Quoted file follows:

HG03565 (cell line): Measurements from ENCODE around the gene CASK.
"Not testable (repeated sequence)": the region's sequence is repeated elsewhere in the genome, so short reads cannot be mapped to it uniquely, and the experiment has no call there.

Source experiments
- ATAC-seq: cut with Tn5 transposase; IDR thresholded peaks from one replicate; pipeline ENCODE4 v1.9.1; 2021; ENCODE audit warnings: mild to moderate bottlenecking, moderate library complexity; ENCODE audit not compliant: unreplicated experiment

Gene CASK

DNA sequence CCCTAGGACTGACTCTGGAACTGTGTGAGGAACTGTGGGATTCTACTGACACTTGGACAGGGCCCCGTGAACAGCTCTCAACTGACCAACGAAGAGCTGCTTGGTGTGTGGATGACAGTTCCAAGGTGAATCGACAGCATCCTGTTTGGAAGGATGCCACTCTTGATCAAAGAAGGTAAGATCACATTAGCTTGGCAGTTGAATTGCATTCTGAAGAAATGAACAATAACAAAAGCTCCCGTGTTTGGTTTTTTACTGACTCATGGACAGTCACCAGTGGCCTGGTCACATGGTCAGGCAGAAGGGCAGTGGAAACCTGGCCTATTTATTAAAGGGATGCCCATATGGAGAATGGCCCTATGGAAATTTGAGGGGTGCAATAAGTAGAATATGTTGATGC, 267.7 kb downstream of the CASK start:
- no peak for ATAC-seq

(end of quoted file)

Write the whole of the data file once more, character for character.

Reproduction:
HG03565 (cell line): Measurements from ENCODE around the gene CASK.
"Not testable (repeated sequence)": the region's sequence is repeated elsewhere in the genome, so short reads cannot be mapped to it uniquely, and the experiment has no call there.

Source experiments
- ATAC-seq: cut with Tn5 transposase; IDR thresholded peaks from one replicate; pipeline ENCODE4 v1.9.1; 2021; ENCODE audit warnings: mild to moderate bottlenecking, moderate library complexity; ENCODE audit not compliant: unreplicated experiment

Gene CASK

DNA sequence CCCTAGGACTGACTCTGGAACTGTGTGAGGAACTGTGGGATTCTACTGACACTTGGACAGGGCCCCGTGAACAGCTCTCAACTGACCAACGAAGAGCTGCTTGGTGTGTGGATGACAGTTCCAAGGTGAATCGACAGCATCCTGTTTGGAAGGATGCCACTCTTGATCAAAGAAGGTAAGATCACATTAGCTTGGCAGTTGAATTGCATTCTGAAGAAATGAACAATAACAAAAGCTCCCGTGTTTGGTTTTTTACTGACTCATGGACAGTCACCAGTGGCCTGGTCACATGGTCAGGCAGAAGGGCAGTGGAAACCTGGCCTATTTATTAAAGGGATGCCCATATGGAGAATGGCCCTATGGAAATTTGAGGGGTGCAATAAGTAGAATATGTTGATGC, 267.7 kb downstream of the CASK start:
- no peak for ATAC-seq